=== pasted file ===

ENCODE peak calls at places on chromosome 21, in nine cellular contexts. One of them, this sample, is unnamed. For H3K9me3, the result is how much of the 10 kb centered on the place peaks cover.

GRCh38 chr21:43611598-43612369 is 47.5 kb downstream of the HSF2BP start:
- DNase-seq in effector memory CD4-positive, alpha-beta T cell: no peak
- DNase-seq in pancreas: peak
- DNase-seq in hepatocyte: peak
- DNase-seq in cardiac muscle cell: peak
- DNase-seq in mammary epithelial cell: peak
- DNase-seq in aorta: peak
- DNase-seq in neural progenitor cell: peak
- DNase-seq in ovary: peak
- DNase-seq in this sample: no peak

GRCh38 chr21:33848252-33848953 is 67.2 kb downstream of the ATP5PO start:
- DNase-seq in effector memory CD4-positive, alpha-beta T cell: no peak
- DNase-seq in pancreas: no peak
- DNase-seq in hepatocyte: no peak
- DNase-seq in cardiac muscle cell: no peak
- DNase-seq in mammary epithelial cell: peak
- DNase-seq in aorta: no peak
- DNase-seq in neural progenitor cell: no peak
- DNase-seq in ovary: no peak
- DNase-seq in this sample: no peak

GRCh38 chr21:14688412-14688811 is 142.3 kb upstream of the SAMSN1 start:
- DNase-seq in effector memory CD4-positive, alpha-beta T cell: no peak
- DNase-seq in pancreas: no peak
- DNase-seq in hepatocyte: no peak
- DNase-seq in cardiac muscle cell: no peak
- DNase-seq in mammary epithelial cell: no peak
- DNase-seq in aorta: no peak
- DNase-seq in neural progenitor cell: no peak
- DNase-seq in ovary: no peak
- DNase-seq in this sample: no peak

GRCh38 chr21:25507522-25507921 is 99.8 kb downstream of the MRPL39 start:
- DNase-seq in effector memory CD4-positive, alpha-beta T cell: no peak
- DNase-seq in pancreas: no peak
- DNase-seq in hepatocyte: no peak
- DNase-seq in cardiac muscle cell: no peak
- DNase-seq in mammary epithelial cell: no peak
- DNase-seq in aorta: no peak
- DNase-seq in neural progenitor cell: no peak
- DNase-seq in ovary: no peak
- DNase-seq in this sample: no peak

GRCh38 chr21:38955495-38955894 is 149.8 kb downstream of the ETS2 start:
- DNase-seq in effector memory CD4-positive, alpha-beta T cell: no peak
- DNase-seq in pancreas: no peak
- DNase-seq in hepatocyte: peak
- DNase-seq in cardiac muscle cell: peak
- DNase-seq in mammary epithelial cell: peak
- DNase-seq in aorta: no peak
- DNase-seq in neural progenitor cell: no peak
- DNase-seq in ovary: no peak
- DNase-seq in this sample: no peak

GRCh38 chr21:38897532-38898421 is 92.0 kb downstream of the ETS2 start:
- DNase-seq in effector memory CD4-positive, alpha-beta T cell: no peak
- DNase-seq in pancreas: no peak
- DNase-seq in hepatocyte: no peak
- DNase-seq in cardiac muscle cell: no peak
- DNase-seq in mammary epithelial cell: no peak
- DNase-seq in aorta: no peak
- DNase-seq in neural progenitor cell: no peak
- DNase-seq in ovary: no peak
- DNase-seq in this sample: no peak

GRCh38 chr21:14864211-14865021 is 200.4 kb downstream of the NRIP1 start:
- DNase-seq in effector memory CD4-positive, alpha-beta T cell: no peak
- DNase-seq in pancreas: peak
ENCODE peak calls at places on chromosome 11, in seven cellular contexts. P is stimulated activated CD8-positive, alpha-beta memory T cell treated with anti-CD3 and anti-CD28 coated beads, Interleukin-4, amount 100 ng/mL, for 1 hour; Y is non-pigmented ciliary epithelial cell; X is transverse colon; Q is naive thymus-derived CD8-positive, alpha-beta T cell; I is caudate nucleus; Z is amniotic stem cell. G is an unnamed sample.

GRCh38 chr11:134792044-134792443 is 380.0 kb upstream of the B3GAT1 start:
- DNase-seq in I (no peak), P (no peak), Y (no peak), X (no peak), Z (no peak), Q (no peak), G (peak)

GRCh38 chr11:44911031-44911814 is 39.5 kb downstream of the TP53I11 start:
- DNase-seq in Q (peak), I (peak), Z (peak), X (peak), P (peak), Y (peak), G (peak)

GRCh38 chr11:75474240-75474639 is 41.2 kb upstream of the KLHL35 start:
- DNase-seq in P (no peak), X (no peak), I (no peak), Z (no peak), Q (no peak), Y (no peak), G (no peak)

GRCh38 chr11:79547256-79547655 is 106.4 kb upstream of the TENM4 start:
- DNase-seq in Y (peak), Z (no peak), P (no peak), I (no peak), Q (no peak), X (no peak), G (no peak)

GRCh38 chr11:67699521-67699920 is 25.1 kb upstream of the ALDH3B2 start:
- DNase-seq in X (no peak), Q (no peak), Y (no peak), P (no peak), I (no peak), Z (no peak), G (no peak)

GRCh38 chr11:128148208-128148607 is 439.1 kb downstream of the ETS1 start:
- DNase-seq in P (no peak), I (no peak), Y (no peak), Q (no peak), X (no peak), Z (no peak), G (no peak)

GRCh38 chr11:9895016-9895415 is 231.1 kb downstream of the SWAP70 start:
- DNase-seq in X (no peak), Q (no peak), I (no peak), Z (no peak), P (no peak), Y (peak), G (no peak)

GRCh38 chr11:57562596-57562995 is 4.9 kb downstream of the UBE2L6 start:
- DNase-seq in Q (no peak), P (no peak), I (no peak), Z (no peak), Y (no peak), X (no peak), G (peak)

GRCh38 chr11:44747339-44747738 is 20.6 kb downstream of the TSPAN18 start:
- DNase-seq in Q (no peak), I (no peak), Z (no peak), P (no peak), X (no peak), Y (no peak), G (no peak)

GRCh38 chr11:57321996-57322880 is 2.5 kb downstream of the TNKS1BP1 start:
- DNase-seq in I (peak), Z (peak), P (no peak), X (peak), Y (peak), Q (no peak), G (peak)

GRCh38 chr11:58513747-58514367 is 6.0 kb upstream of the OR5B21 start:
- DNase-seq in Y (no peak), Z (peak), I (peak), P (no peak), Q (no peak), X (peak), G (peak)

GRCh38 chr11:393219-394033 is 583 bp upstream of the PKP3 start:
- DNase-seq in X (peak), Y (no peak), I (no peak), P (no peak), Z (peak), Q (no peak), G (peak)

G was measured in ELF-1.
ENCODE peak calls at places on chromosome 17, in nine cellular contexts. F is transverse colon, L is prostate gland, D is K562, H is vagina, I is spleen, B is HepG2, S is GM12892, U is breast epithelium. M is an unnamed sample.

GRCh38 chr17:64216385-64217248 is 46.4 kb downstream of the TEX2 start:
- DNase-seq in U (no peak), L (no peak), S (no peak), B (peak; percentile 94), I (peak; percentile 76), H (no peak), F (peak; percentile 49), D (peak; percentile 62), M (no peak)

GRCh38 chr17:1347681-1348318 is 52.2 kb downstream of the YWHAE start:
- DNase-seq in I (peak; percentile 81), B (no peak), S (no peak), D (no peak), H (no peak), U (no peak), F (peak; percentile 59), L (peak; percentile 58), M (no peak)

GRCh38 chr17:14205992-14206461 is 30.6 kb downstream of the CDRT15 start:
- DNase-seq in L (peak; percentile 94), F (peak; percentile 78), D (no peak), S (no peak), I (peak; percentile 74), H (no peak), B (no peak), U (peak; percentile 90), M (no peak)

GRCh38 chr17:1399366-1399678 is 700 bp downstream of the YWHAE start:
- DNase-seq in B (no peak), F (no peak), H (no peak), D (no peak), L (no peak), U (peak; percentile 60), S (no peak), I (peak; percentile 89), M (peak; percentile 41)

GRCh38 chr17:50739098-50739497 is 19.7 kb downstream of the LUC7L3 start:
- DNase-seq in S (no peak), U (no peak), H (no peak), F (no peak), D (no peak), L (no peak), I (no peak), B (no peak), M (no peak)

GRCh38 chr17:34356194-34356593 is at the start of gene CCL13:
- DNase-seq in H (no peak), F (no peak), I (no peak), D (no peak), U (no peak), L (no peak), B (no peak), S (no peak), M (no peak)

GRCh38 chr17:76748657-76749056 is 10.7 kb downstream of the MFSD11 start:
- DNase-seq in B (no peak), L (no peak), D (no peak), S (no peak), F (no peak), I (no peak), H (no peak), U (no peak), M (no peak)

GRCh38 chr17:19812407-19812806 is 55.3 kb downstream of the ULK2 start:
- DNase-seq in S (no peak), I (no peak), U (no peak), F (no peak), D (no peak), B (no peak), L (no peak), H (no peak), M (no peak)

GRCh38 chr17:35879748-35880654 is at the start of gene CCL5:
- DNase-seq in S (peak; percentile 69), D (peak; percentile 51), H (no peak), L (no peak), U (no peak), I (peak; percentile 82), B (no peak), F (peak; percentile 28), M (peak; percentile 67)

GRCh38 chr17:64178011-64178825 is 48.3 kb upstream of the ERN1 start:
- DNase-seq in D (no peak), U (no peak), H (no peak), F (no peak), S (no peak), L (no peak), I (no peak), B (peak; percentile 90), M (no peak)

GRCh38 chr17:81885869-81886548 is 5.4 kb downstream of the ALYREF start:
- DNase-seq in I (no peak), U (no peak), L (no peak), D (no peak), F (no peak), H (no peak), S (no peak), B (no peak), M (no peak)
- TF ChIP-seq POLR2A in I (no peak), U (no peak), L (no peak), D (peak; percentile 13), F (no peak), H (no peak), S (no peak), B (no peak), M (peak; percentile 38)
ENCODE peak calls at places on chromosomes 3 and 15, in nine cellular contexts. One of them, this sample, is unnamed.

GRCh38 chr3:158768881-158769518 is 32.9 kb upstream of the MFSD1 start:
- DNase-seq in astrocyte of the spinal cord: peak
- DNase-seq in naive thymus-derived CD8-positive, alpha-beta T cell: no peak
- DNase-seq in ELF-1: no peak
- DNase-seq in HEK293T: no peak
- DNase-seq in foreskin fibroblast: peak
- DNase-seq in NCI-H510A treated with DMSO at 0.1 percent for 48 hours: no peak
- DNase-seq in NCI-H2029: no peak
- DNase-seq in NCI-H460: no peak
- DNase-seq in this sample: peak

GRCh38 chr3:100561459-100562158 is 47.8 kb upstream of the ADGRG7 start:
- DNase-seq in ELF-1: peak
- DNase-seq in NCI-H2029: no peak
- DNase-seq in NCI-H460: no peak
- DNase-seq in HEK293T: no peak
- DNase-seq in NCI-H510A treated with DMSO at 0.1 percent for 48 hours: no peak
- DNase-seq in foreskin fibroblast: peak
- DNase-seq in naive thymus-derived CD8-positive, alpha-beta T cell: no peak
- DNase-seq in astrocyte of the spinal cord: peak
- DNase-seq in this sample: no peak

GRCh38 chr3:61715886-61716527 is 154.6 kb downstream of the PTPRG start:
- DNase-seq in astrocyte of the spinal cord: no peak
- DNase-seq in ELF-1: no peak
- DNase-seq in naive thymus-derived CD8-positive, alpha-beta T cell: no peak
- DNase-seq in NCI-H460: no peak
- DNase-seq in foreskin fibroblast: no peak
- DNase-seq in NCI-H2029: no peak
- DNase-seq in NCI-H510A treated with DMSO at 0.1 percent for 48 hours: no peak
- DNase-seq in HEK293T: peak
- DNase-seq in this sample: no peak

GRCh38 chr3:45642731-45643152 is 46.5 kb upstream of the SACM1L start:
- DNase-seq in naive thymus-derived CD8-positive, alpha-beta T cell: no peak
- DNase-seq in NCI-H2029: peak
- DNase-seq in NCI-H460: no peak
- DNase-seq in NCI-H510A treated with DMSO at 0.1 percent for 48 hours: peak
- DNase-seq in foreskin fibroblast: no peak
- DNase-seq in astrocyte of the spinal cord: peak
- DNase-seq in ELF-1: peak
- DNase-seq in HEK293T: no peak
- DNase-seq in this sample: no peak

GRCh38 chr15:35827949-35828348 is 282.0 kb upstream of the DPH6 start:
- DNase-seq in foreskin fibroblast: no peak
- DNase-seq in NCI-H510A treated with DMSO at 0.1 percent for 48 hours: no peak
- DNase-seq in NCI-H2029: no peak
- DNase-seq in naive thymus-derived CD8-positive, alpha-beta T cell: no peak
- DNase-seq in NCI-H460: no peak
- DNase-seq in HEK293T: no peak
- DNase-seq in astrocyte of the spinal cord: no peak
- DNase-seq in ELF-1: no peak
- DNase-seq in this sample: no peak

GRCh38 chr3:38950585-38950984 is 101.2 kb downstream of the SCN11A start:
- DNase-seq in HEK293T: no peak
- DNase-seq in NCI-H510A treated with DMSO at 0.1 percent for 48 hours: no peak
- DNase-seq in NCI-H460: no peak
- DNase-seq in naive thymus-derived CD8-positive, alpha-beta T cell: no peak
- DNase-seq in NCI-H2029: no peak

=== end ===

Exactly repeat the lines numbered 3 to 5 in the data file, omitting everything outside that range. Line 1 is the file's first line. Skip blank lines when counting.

- DNase-seq in effector memory CD4-positive, alpha-beta T cell: no peak
- DNase-seq in pancreas: peak
- DNase-seq in hepatocyte: peak